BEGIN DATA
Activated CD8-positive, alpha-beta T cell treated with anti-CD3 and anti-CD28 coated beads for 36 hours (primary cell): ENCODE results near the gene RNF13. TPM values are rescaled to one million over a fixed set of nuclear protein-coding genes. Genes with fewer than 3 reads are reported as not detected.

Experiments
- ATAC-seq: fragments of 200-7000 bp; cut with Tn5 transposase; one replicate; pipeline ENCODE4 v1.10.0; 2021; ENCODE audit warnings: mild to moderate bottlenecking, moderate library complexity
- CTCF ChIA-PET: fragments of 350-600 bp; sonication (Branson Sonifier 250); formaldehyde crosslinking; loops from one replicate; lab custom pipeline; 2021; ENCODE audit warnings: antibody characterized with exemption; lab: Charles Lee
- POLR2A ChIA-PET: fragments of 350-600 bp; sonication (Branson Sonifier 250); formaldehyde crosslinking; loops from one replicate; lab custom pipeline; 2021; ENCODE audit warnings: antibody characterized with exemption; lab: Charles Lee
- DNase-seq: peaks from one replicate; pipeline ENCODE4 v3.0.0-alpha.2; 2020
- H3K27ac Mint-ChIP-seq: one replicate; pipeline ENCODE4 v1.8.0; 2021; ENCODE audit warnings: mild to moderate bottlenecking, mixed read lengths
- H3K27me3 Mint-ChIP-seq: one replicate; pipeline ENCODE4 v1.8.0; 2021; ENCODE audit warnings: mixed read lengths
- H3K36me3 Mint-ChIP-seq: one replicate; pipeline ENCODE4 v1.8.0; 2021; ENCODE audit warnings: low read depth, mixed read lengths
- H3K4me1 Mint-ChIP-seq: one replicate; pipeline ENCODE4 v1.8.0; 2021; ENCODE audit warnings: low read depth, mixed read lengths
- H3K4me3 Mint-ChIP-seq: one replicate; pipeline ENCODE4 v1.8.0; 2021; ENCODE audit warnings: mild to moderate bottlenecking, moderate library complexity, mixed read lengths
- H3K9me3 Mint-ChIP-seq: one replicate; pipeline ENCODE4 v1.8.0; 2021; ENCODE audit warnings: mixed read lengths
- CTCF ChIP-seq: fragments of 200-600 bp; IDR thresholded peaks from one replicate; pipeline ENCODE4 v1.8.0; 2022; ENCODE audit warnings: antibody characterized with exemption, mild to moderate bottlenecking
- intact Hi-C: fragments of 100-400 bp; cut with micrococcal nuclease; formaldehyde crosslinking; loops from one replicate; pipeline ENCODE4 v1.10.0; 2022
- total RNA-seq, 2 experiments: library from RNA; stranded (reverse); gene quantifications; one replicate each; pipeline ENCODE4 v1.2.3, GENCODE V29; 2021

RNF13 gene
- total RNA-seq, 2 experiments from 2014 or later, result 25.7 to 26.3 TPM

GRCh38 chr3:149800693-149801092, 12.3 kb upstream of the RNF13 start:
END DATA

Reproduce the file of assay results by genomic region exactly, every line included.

Activated CD8-positive, alpha-beta T cell treated with anti-CD3 and anti-CD28 coated beads for 36 hours (primary cell): ENCODE results near the gene RNF13. TPM values are rescaled to one million over a fixed set of nuclear protein-coding genes. Genes with fewer than 3 reads are reported as not detected.

Experiments
- ATAC-seq: fragments of 200-7000 bp; cut with Tn5 transposase; one replicate; pipeline ENCODE4 v1.10.0; 2021; ENCODE audit warnings: mild to moderate bottlenecking, moderate library complexity
- CTCF ChIA-PET: fragments of 350-600 bp; sonication (Branson Sonifier 250); formaldehyde crosslinking; loops from one replicate; lab custom pipeline; 2021; ENCODE audit warnings: antibody characterized with exemption; lab: Charles Lee
- POLR2A ChIA-PET: fragments of 350-600 bp; sonication (Branson Sonifier 250); formaldehyde crosslinking; loops from one replicate; lab custom pipeline; 2021; ENCODE audit warnings: antibody characterized with exemption; lab: Charles Lee
- DNase-seq: peaks from one replicate; pipeline ENCODE4 v3.0.0-alpha.2; 2020
- H3K27ac Mint-ChIP-seq: one replicate; pipeline ENCODE4 v1.8.0; 2021; ENCODE audit warnings: mild to moderate bottlenecking, mixed read lengths
- H3K27me3 Mint-ChIP-seq: one replicate; pipeline ENCODE4 v1.8.0; 2021; ENCODE audit warnings: mixed read lengths
- H3K36me3 Mint-ChIP-seq: one replicate; pipeline ENCODE4 v1.8.0; 2021; ENCODE audit warnings: low read depth, mixed read lengths
- H3K4me1 Mint-ChIP-seq: one replicate; pipeline ENCODE4 v1.8.0; 2021; ENCODE audit warnings: low read depth, mixed read lengths
- H3K4me3 Mint-ChIP-seq: one replicate; pipeline ENCODE4 v1.8.0; 2021; ENCODE audit warnings: mild to moderate bottlenecking, moderate library complexity, mixed read lengths
- H3K9me3 Mint-ChIP-seq: one replicate; pipeline ENCODE4 v1.8.0; 2021; ENCODE audit warnings: mixed read lengths
- CTCF ChIP-seq: fragments of 200-600 bp; IDR thresholded peaks from one replicate; pipeline ENCODE4 v1.8.0; 2022; ENCODE audit warnings: antibody characterized with exemption, mild to moderate bottlenecking
- intact Hi-C: fragments of 100-400 bp; cut with micrococcal nuclease; formaldehyde crosslinking; loops from one replicate; pipeline ENCODE4 v1.10.0; 2022
- total RNA-seq, 2 experiments: library from RNA; stranded (reverse); gene quantifications; one replicate each; pipeline ENCODE4 v1.2.3, GENCODE V29; 2021

RNF13 gene
- total RNA-seq, 2 experiments from 2014 or later, result 25.7 to 26.3 TPM

GRCh38 chr3:149800693-149801092, 12.3 kb upstream of the RNF13 start: